In the report accompanying the bill, lawmakers suggested that emergency care to private citizens could be free, but VA officials who decided to bill people for services said they worried free care would drain the veterans health care budget, as there was no assurance the government would offset the costs.

            The one exception is that veterans will not be charged, regardless of whether they are enrolled in the VA health care system.

            Like

          • @ Duane,

            Thanks for interesting research on VA emergency care.

            Like

      • Jim,

        First—and we may disagree about this—but I think EMTALA is absolutely necessary. I can’t imagine a society in which folks with emergencies but no money or insurance would be left to fend for themselves.  The problem with EMTALA is that no provision to pay for the mandated care accompanied the law. Whatever one may think of it, what the Affordable Care Act’s mandate essentially does is get folks to pay for EMTALA

        Second, EMTALA doesn’t entail “free care” for everyone who goes to the emergency room. Hospitals can try to get the money from the patient, if he or she has any.

        Third, the basis of any lawsuit against EMTALA is hard to see. Only “participating hospitals”—those that get public dough (which is almost all of them)—are required to give treatment to everyone who comes. Government money often comes with strings attached.

        But there is a certain logic (albeit attenuated) one could follow to get at a theoretical suit, along the lines of those who objected to the ACA’s mandate. That is, both laws require that the public purchase coverage for those who don’t have it. In the case of EMTALA the purchase is through the cost-shifting hospitals do to pay for the care of the indigent, and in the ACA it is directly through the purchase of insurance.

        In any case, I don’t know of any constitutional objections to EMTALA that the court would respect, do you? I suspect that one of the conservative justices would have raised the issue during oral arguments, if there were some basis for doing so.

        Duane

        Like

  2. Duane,

    Allow me to quibble, if you will. I think we both agree that America needs and deserves a society that provides good healthcare to all its citizens regardless of individuals’ ability to pay for it. But your comment acknowledges that, “The problem with EMTALA is that no provision to pay for the mandated care accompanied the law.” That is the problem in a nutshell. It is what I have called a “phantom unfunded mandate” just for that reason – it mandates service without a means for paying for it. It really should have been supported by a tax, just like Social Security and Medicare, but the political reality was that the public would not have stood for that kind of tax at that time.

    Truth be known, I think American culture only tolerated Social Security and Medicare because those programs started small and then gradually ramped up to the point where the paycheck debits are now even indexed to inflation. It’s kind of like the “how to boil a frog alive” simile. Americans have always resisted taxes.

    The existence of the unfunded EMTALA has made the ACA vulnerable to attack by conservatives by creating an odd program that stands between what should have been two obvious alternatives:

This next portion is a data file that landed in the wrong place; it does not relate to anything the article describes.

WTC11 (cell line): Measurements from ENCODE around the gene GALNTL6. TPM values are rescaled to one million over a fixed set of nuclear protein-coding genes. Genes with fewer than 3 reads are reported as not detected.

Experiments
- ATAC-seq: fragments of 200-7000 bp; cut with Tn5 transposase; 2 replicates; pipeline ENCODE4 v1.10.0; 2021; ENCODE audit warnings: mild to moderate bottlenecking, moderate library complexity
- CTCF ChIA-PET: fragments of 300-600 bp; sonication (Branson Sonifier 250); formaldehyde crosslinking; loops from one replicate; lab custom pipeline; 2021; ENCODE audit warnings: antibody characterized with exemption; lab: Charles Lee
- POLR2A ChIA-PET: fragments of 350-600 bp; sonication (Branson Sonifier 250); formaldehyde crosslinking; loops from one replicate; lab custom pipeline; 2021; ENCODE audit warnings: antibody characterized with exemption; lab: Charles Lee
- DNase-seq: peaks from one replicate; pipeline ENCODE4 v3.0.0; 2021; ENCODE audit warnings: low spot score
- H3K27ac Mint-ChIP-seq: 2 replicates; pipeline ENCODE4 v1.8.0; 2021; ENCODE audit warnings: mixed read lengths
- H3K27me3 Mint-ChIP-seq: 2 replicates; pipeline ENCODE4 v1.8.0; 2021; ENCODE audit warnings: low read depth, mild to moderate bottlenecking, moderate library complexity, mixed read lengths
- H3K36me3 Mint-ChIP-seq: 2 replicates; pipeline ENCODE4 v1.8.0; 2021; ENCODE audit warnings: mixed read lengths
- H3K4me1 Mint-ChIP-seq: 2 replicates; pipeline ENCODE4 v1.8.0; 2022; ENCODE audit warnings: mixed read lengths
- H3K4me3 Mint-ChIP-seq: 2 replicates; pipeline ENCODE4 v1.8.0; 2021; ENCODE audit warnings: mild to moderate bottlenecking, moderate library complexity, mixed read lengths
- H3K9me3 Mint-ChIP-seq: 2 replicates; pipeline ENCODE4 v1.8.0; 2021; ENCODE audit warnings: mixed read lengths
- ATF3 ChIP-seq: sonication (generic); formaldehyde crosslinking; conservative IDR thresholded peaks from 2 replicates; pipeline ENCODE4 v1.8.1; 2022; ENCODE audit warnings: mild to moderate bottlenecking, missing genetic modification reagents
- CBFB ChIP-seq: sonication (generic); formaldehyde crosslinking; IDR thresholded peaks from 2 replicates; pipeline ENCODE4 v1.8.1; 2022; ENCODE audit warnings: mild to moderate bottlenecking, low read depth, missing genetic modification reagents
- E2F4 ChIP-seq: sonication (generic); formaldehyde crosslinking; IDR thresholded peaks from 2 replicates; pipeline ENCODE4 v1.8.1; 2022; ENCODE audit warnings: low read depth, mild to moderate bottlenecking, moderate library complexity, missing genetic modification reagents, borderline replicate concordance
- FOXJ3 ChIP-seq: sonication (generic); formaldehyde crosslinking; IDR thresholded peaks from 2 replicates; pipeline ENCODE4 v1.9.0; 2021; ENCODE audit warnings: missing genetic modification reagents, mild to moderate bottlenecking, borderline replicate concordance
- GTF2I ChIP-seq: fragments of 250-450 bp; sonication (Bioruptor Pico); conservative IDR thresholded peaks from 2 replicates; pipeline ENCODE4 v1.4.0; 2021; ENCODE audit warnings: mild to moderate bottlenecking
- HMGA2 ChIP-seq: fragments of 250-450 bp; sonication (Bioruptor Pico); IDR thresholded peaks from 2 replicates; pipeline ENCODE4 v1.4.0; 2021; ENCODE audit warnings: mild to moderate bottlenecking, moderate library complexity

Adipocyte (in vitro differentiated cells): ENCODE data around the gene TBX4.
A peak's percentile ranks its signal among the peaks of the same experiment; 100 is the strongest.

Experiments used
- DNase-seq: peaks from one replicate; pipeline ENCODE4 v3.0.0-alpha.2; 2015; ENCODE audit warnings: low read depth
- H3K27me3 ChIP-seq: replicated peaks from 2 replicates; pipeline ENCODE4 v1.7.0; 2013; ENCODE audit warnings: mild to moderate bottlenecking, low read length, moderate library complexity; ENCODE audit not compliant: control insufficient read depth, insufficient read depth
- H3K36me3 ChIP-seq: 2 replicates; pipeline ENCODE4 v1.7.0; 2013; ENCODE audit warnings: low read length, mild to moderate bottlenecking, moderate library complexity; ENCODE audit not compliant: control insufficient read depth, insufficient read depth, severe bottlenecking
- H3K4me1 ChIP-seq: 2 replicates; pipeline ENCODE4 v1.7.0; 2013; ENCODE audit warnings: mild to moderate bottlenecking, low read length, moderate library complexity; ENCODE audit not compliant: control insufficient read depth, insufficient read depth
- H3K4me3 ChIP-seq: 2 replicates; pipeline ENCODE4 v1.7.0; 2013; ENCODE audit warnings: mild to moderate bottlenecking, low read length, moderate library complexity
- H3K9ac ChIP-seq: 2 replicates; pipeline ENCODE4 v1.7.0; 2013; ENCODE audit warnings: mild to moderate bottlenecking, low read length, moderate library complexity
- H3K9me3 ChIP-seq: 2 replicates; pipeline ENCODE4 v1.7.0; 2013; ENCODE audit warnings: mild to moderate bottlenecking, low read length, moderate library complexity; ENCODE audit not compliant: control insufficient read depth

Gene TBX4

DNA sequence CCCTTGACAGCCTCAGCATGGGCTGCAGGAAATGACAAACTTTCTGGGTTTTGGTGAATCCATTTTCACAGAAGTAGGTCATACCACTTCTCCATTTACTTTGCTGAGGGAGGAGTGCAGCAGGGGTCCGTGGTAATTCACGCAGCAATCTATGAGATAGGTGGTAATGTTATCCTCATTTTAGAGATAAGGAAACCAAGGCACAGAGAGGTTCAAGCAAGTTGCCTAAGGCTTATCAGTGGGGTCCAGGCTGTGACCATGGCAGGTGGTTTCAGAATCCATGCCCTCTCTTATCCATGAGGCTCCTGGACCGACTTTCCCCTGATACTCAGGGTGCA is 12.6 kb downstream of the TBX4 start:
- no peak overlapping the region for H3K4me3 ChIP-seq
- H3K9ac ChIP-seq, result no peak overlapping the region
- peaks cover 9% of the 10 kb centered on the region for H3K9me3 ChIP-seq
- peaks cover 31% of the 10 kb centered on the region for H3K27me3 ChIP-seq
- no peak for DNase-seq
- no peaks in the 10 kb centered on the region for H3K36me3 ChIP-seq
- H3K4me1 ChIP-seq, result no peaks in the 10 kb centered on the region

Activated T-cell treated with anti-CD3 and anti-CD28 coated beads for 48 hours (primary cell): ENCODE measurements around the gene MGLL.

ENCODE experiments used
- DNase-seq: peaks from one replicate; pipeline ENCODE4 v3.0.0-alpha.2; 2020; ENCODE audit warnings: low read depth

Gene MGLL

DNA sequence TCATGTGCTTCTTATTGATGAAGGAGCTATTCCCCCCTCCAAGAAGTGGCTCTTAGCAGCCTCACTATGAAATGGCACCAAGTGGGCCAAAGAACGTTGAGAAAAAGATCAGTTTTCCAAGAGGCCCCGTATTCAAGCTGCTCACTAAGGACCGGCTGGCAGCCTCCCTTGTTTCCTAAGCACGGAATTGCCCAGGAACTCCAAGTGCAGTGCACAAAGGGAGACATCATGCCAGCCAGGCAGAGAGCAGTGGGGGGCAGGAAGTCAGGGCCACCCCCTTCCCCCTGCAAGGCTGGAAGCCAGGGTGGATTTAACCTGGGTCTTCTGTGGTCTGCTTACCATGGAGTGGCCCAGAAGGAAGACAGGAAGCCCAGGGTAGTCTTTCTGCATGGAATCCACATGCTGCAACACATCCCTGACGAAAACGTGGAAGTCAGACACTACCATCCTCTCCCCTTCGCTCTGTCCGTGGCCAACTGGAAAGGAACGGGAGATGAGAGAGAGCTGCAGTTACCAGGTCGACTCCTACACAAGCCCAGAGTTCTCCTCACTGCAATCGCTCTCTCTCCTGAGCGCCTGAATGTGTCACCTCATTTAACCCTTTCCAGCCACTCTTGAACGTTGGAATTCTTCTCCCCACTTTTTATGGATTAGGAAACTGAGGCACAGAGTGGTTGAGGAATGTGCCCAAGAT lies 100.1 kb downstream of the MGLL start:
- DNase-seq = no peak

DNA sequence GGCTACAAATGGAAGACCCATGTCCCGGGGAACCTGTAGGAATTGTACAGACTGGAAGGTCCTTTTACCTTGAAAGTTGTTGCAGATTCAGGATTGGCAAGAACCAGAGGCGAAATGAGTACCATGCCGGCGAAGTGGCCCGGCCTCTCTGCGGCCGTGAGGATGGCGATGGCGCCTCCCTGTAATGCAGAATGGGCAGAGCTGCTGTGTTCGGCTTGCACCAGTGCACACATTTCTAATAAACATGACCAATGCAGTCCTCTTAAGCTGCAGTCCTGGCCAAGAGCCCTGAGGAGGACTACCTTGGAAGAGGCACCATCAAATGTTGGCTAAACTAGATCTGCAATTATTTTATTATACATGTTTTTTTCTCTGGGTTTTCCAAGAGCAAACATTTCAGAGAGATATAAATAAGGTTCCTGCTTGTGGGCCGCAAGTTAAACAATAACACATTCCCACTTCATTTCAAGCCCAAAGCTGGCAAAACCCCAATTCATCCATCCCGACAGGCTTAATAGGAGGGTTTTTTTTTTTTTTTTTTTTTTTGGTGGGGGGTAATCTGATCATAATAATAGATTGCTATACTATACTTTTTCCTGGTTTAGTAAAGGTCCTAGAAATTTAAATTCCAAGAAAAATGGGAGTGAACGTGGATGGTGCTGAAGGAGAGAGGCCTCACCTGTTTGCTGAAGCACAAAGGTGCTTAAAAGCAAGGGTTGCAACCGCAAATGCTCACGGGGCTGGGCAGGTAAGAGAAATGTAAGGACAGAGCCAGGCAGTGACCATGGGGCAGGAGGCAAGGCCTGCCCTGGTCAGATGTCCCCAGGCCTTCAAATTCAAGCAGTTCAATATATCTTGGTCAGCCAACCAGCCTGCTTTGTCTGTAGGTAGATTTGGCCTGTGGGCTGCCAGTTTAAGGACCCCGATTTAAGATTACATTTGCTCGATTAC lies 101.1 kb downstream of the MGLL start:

1. A capitalistic fee-for-service system, possibly subsidized by taxes but with significant skin in the game by patients, and insurance plans unaffordable by the seriously sick and the seriously at-risk.
    2. A single-payer, government-run system.

    But what we have under EMTALA, even with the ACA, is an unaffordable hybrid program that conceals its own weakness, unfunded ER access. While some patients may pay, as you note, my sense is that most such bills go unpaid, and they are massive. (I have that on very good and current authority.)

    Conservatives like to pretend that patients get what they pay for under the pre-ACA system while the uninsured are lured into gambling they won’t get sick, a gamble they always lose. I submit that if EMTALA were absent it would be immediately apparent that no. 2 above, or some form of it, is the only rational alternative for a civilized society. In other words, lacking the EMTALA alternative, wouldn’t the voting public then be clamoring for equal access under no. 2?

    Relative to your last question about possible constitutional objections to EMTALA, I’m no expert for sure. But it seems to me that ordering a private business (doctor, hospital) to spend money or dispense services they are unlikely to be reimbursed for ought to be against something in the Constitution. Isn’t that like ordering GM and Ford that they have to make extra cars and deliver them to poor people who probably can’t afford them?

    Like

    • Jim,

      Since you answered below my first objection to the constitutional issue, I can only say that I don’t disagree with your suggestion that absent EMTALA the rational thing for civilized people to do would be to go to single-payer. The problem I have is the word “rational.” I don’t think public opinion often works that way (your tax example is the best case in point: our current mess is partly caused by irrational Republican thinking on taxes which the public supports).

      I do think, though, that a threshold of common suffering will be reached even if EMTALA remains the law and the ACA goes down (or even if it remains whole). That suffering will likely be when employers en masse stop offering health insurance to their employees or offer it at such a high cost that lots of folks won’t take it. The results, while it might take a while, will move us toward rationality–toward a Medicare for all-type system.

      Duane

      Like

  3. PS, on further reflection about the last paragraph above, one must recognize the disingenuousness of what was done under EMTALA. No one is “ordered” to do anything, merely threatened with a cutoff of half a hospital’s business, thus the charge of extortion. If they were selling iPads, it wouldn’t work, but they aren’t. They are selling something for which people don’t shop.

    It’s too much for me – any lawyers reading this out there?

    Like

%d bloggers like this: